Mattel Wins Round in Bratz Battle
Mattel, maker of the Barbie doll, won a jury verdict concluding that a former employee made original drawings of MGA Entertainment's Bratz dolls while he still worked at Mattel.
A federal jury in California agreed that designer Carter Bryant made most of the first sketches of the pouty, multiethnic Bratz characters while he was employed by Mattel in 1999 and 2000. The verdict could clear the way for Mattel to seek hundreds of millions of dollars in damages for copyright infringement from closely held MGA.
The jury found that Bryant had conceived the Bratz characters and name while he was employed by Mattel and that MGA and its chief executive, Isaac Larian, were liable for intentional interference with Bryant's Mattel contract.
"The real issues will be flushed out" in the trial's next phase dealing with Mattel's copyright-infringement claims, MGA lawyer Thomas Nolan said outside the courtroom. "We've always taken the strong position that the 3-D Bratz dolls do not infringe on Carter Bryant's drawings."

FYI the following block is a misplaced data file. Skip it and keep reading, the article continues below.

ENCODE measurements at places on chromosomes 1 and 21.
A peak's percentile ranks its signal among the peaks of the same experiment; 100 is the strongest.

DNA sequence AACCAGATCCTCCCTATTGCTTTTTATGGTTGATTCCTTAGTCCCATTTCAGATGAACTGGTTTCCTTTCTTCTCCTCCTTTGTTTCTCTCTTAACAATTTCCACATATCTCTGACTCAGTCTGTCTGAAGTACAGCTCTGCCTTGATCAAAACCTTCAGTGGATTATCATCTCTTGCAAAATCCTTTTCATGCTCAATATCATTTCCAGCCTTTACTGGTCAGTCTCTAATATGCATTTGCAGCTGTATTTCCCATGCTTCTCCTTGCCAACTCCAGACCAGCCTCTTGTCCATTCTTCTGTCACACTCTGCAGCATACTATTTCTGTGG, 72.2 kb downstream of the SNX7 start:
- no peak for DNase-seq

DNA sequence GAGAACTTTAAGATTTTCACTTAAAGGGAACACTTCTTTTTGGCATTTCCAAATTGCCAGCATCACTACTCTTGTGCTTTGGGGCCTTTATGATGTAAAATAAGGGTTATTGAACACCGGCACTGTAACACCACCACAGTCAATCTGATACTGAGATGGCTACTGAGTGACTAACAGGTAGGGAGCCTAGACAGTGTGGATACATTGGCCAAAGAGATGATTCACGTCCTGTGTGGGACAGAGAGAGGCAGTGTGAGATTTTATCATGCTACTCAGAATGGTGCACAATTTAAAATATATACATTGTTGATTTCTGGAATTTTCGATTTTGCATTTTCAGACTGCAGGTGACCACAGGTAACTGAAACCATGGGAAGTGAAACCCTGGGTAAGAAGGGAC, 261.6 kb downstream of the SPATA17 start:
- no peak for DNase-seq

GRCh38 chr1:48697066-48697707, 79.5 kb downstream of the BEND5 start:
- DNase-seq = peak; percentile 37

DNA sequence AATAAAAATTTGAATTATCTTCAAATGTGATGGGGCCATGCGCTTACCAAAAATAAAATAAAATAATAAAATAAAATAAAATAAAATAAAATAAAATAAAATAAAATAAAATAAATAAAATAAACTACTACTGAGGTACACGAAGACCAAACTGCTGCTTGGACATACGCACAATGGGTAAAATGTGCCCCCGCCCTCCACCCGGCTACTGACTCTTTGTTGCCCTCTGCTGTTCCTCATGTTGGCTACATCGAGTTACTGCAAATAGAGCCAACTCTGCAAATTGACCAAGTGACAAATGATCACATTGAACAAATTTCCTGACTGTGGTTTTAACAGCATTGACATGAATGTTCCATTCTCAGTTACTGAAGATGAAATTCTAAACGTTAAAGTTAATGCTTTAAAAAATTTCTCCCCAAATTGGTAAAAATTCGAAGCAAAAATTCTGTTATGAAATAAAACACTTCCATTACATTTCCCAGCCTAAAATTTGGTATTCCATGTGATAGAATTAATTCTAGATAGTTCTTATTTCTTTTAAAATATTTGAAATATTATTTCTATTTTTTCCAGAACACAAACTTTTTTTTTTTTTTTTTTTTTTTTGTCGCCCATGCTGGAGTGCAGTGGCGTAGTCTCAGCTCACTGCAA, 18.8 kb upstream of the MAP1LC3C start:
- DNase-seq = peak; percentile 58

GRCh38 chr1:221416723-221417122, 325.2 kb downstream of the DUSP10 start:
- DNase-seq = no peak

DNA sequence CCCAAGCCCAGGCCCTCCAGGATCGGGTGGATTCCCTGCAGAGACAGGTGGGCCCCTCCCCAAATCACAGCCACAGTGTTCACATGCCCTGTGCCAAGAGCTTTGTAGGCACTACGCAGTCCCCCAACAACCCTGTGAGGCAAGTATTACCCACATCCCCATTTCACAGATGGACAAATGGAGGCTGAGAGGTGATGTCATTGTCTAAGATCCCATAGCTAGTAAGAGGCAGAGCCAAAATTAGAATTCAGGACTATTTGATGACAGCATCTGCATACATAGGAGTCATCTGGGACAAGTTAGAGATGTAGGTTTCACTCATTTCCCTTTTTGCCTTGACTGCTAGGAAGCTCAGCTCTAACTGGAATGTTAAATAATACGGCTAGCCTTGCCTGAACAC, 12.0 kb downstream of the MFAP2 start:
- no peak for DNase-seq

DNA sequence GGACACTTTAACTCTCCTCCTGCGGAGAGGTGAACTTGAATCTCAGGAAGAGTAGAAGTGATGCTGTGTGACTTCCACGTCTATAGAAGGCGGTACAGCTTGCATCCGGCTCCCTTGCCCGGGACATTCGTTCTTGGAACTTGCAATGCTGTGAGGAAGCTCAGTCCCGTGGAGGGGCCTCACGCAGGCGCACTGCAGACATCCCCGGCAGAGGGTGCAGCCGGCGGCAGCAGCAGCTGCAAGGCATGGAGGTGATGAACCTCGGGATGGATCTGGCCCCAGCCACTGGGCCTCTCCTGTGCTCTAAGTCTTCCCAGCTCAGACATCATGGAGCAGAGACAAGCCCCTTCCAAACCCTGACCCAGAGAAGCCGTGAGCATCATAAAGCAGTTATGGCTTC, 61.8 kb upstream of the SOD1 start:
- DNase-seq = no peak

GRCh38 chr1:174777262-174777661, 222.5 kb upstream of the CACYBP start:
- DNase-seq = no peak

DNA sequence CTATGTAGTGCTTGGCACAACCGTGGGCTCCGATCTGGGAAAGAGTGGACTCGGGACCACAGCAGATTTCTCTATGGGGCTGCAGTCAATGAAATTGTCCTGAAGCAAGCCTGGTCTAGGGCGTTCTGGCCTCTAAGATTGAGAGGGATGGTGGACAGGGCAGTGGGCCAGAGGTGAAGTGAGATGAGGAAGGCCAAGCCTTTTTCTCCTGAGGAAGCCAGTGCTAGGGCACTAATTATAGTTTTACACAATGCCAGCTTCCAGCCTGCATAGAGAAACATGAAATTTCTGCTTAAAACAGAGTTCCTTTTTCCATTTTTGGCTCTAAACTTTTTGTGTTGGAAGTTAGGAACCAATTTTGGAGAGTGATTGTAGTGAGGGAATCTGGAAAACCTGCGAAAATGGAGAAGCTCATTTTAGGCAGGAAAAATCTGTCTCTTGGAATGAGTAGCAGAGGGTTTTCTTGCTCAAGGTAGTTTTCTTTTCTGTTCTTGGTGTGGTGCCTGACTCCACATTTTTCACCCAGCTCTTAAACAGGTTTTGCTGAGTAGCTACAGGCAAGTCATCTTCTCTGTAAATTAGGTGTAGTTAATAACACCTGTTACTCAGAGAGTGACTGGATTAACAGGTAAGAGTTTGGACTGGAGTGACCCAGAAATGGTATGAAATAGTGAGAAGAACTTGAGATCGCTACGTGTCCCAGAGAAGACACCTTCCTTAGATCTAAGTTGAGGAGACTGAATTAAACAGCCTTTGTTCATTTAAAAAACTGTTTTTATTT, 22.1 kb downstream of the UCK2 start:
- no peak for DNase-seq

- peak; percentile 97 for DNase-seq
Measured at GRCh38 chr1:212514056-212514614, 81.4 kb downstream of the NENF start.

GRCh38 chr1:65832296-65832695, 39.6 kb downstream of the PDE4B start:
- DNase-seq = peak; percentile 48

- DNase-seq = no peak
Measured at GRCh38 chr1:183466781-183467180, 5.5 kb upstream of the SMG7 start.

Wachovia Unit Gets Subpoenas
Wachovia's securities division was inspected by a team of regulators from more than five states who delivered subpoenas as part of an investigation into the company's sales of auction-rate bonds.
Investigators searched the unit's St. Louis headquarters to seek information about sales practices, internal evaluations of the auction-rate securities market and marketing strategies, Missouri's Securities Division said. More than a dozen subpoenas were issued.
As much as $218 billion of auction-rate bonds sold by student-loan providers, municipalities and closed-end mutual funds remain frozen after firms abandoned their role as buyers of last resort in February. Investors have filed more than 70 formal complaints with the state against various institutions in the past four months, representing more than $40 million of frozen assets, according to the statement.
Wachovia spokeswoman Christy Phillips-Brown said, "Most securities firms, including Wachovia, are responding to inquiries from regulators about the auction rate securities industry. The discussions that are occurring today are a part of this ongoing process."
UBS Limits Offshore Services
UBS is no longer providing offshore banking and securities services to U.S. residents through its branches in Switzerland, the bank says, responding to accusations that it helped wealthy Americans avoid paying taxes.
A UBS executive told the Senate subcommittee on investigations that the bank now provides such services to U.S. residents only through companies licensed here and that it was working to identify U.S. clients who might have engaged in tax fraud.